Philip Roth and why good books make bad movies

The latest attempt to translate Philip Roth shows the challenge with adapting literature to film

Logan Lerman, and Sarah Gadon in Indignation. (Alison Cohen Rosa/Roadside Attractions/Everett Collection)

Logan Lerman, and Sarah Gadon in Indignation. (Alison Cohen Rosa/Roadside Attractions/Everett Collection)

Philip Roth is one of North America’s most acclaimed writers, and also one of its most unsuccessfully filmed writers. So far 2016 has brought not one but two movie adaptations of novels by the 83 year-old Roth, and neither one has threatened to upstage the hardcover versions. After Indignation, which got respectful reviews but did little box-office business, comes American Pastoral, which opens in wide release later this month after a run at the Toronto International Film Festival. Based on Roth’s Pulitzer prize-winning book about the turmoil of the 1960s, the directing debut for actor Ewan McGregor has drawn mostly negative reviews—a hit, it seems, is not on the horizon.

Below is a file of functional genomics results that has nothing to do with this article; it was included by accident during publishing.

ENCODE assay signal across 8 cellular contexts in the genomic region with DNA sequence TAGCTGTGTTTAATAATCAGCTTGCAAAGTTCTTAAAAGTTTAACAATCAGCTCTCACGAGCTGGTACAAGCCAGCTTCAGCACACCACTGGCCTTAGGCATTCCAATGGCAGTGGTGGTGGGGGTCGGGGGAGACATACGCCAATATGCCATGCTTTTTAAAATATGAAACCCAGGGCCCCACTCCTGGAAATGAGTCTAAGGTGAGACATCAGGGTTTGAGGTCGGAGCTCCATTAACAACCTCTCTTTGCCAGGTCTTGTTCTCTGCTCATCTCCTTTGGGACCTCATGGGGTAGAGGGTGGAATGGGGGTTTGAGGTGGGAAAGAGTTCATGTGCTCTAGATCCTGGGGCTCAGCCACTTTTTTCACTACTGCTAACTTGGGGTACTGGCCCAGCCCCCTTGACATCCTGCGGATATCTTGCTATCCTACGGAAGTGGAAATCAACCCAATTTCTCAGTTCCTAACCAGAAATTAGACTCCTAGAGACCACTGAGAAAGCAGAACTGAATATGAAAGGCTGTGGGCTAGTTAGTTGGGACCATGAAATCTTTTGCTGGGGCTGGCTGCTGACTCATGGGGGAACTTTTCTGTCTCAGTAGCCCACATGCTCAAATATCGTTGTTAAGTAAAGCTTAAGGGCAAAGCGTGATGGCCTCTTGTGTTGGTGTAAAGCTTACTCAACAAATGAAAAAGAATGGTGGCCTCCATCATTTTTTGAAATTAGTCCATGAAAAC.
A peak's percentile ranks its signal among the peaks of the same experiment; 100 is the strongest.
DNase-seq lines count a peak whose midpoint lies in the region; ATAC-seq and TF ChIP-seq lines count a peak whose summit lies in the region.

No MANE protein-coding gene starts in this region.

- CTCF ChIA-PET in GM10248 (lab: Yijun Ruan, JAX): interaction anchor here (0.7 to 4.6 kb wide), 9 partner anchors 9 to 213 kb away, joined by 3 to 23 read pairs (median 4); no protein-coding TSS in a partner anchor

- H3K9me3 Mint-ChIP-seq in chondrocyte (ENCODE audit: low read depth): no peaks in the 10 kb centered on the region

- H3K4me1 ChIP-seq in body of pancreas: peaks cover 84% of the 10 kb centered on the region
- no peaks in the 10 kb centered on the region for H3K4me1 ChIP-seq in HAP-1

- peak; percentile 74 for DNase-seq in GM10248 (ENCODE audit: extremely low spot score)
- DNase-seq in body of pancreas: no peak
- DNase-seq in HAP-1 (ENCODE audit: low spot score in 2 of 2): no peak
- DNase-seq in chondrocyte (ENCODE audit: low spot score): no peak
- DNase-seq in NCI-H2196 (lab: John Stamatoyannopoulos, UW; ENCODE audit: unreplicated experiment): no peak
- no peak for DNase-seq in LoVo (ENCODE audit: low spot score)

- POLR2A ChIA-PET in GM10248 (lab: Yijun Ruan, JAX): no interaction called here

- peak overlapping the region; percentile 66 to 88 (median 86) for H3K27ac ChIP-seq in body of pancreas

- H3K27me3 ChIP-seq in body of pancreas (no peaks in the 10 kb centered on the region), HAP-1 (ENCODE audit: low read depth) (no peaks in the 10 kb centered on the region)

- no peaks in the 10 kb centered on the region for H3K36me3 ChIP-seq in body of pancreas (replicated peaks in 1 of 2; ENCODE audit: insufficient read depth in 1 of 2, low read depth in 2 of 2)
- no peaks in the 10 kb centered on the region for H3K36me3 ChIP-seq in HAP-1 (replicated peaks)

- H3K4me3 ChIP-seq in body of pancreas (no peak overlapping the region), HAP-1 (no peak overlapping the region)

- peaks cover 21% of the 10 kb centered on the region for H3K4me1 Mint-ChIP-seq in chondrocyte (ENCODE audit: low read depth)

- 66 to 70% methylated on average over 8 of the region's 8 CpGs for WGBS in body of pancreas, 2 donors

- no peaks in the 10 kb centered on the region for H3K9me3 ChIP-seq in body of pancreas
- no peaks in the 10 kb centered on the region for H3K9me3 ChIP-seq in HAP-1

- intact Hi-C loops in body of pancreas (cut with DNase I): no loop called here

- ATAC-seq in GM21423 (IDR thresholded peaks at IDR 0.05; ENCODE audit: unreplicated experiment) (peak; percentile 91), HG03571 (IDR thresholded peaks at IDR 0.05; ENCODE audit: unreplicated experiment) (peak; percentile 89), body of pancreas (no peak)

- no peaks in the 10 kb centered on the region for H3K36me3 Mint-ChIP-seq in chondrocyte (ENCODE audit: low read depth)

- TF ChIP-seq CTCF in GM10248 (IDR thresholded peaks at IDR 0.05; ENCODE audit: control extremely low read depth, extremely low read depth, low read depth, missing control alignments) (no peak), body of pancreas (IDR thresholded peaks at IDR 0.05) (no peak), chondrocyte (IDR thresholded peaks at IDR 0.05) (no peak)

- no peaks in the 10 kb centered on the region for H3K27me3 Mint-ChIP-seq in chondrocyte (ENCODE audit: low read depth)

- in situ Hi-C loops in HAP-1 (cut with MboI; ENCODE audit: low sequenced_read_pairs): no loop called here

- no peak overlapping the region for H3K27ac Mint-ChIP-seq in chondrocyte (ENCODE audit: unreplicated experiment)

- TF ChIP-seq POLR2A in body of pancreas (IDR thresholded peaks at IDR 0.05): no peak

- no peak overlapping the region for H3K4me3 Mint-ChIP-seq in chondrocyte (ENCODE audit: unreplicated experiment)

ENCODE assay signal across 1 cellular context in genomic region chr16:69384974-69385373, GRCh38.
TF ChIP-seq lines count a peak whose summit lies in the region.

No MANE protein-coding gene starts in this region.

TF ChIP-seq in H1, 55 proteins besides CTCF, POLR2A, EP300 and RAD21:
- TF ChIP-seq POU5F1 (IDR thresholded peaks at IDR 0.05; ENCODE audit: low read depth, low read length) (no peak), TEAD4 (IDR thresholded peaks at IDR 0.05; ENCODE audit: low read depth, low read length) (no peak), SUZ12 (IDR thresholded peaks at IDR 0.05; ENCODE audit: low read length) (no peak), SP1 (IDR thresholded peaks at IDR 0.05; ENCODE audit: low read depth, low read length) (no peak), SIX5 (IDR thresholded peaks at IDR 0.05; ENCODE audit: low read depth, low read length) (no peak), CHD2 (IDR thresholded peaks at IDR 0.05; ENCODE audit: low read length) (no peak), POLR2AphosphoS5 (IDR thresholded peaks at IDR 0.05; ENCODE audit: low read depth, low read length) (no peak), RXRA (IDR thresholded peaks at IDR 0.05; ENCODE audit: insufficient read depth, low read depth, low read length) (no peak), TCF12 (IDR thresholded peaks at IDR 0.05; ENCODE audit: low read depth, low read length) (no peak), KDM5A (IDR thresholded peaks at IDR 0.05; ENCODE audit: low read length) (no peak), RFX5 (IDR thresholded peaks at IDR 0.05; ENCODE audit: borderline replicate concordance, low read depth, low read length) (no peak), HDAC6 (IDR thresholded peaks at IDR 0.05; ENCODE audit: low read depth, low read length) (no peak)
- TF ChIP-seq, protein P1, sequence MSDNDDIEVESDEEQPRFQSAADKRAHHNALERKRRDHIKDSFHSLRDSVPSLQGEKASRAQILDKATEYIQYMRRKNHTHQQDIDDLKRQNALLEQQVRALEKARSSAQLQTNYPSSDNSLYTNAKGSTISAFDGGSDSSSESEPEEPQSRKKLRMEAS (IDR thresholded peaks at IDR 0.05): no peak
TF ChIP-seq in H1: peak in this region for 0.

But if American Pastoral doesn’t do justice to the novel, it will be in very good company. Serious novels—or at least, ambitious novels—are hard to make into movies. Yet movie people keep trying.

“Most of the movie adaptations of Roth’s books have been disappointing—to say the least,” says David Brauner, professor of contemporary literature at the University of Reading and co-editor of the journal Philip Roth Studies. The only really successful Roth adaptation was a film of his early story Goodbye, Columbus. But since then we’ve had productions like Portnoy’s Complaint, based on his most famous novel and one of the most disastrous failures of the 1970s, or The Human Stain, which is now mostly remembered for the infamous miscasting of Anthony Hopkins as a black man pretending to be Jewish.